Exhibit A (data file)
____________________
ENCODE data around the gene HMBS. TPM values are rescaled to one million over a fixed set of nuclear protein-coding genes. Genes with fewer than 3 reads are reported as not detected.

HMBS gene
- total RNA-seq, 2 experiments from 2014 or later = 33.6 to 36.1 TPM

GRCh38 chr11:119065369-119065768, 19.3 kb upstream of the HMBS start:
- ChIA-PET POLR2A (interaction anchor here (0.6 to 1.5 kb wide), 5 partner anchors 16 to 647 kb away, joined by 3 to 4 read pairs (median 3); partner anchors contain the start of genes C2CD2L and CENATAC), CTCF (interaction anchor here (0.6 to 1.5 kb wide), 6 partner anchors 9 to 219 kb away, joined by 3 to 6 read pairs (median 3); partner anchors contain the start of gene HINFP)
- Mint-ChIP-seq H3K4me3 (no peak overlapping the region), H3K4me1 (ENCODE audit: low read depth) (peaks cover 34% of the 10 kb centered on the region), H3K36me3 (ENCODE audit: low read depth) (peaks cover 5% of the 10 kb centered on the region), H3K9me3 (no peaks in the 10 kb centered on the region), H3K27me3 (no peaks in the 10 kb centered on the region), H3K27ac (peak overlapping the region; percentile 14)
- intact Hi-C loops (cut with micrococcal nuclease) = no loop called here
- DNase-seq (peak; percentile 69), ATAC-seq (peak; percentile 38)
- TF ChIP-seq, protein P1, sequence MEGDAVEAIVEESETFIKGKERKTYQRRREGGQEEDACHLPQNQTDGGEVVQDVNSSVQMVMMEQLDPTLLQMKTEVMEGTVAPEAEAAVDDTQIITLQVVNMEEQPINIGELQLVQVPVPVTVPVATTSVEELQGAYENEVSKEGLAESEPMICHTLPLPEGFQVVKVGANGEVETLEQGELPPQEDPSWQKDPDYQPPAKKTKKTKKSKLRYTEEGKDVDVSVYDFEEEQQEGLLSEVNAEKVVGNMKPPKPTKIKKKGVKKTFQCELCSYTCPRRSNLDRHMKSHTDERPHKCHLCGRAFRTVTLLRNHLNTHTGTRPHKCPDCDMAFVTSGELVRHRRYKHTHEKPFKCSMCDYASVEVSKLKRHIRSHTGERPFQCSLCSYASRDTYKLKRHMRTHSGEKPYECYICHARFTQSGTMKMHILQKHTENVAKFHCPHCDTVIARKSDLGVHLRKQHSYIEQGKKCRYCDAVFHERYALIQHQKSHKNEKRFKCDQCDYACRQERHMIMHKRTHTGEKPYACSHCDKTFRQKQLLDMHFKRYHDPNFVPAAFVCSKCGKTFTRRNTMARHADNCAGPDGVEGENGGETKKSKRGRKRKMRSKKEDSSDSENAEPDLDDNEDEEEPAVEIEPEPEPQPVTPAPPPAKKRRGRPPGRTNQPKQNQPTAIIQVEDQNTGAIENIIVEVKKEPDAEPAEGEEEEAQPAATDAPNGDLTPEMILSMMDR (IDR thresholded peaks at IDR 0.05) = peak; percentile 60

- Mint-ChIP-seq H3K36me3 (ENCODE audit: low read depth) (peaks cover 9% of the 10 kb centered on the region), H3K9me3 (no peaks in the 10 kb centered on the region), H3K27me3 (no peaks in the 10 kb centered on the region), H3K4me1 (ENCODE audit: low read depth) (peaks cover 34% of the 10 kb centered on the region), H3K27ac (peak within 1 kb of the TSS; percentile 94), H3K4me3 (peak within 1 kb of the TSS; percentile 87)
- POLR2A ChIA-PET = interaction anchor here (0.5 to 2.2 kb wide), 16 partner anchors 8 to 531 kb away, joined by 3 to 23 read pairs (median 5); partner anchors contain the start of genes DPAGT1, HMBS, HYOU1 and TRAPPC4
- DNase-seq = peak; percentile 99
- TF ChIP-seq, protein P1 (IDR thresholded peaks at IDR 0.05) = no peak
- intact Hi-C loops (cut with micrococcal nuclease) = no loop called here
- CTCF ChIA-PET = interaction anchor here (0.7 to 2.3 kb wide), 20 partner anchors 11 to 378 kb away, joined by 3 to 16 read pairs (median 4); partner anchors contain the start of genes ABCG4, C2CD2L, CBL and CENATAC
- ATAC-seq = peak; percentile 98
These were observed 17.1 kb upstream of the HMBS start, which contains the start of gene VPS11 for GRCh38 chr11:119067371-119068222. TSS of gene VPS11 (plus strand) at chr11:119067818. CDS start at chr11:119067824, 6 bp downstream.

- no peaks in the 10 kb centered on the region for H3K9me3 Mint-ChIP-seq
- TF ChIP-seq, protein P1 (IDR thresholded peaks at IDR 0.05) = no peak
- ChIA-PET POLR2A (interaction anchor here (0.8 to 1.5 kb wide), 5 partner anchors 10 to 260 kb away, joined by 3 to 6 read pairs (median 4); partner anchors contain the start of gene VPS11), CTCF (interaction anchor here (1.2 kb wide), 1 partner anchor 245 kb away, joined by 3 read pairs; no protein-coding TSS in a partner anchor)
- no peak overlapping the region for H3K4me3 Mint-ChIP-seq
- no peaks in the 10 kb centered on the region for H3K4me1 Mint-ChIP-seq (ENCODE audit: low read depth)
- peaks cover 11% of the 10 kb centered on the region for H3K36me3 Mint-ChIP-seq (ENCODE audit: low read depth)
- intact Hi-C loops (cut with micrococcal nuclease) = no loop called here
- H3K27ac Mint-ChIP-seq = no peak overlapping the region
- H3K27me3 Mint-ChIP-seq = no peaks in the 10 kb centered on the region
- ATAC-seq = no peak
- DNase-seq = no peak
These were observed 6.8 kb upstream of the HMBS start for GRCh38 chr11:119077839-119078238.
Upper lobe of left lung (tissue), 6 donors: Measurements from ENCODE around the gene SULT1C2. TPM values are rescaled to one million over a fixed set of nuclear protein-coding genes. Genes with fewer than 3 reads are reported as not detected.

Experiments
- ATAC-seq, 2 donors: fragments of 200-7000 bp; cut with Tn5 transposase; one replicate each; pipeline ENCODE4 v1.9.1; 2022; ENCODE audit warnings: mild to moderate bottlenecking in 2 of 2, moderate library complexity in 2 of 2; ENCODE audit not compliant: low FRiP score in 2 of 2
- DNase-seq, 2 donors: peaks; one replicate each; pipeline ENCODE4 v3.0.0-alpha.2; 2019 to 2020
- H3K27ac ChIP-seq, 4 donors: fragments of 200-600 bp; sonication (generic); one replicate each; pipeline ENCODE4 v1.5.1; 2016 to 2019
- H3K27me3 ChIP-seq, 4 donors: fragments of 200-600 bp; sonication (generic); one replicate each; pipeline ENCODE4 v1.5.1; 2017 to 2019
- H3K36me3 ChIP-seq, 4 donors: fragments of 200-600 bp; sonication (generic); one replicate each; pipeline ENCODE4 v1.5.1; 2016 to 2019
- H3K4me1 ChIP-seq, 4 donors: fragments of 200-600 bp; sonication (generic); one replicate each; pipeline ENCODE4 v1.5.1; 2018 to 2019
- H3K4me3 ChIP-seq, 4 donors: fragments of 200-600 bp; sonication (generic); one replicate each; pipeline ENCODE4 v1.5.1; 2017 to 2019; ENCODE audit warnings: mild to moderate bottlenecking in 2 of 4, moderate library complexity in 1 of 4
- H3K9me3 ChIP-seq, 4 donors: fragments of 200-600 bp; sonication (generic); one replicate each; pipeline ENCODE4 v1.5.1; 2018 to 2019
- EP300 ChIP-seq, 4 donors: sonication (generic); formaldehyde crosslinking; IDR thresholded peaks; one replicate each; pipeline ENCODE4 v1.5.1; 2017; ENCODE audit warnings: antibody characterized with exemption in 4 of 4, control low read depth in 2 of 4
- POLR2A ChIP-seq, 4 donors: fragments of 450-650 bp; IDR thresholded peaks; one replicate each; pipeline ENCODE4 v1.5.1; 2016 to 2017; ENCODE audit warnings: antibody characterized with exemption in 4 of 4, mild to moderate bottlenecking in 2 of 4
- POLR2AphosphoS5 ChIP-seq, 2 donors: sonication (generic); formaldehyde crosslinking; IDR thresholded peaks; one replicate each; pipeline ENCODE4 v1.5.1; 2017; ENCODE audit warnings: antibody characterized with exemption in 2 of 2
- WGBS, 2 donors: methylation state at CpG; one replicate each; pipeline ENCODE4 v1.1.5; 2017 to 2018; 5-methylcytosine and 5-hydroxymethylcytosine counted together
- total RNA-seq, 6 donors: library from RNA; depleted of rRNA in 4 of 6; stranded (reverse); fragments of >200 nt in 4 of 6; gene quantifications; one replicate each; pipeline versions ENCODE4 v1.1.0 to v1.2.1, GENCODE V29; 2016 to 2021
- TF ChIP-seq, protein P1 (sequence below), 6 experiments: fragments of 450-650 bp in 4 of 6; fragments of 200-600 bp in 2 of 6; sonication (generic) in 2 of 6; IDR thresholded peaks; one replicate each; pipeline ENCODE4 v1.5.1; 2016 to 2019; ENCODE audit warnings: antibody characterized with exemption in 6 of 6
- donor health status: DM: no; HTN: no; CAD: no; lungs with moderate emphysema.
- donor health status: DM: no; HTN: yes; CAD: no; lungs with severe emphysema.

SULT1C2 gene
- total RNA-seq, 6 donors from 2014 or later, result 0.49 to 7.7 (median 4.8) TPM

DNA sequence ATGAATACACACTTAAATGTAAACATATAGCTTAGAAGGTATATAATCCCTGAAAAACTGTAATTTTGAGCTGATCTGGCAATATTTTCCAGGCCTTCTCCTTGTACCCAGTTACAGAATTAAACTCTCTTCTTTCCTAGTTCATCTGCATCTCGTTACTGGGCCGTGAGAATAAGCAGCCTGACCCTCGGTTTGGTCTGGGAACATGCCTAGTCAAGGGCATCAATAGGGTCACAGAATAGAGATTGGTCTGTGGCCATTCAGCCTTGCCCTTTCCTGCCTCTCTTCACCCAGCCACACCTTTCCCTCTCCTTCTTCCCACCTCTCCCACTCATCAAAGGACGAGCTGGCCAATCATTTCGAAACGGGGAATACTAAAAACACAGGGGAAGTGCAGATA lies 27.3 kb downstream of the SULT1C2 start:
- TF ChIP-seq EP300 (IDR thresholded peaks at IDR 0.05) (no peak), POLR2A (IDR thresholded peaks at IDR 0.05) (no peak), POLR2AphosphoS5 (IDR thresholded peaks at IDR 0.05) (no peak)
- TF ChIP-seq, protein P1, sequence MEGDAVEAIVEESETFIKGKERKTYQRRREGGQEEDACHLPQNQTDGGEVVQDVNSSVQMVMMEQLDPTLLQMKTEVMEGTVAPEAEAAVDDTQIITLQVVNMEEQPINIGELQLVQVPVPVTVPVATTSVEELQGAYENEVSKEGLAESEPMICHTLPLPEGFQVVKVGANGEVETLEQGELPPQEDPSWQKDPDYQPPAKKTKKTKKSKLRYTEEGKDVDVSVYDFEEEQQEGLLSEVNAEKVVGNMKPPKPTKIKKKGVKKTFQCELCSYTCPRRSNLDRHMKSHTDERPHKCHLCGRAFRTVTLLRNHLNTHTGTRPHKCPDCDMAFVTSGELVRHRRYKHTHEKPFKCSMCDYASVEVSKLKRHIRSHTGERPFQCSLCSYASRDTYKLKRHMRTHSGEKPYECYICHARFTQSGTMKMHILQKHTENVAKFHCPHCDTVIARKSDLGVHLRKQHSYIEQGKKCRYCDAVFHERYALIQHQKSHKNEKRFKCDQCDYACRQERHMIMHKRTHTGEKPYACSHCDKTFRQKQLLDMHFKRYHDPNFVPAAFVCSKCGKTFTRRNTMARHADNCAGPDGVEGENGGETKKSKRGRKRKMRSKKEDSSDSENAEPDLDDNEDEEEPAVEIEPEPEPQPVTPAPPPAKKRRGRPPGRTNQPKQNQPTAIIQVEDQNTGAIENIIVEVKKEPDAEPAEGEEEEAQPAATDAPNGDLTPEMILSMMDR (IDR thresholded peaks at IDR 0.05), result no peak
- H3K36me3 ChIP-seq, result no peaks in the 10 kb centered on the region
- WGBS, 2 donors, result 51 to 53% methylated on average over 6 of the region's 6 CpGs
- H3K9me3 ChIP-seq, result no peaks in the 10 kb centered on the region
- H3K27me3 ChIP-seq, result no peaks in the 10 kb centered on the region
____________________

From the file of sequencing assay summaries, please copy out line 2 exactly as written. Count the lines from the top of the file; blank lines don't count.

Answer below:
HMBS gene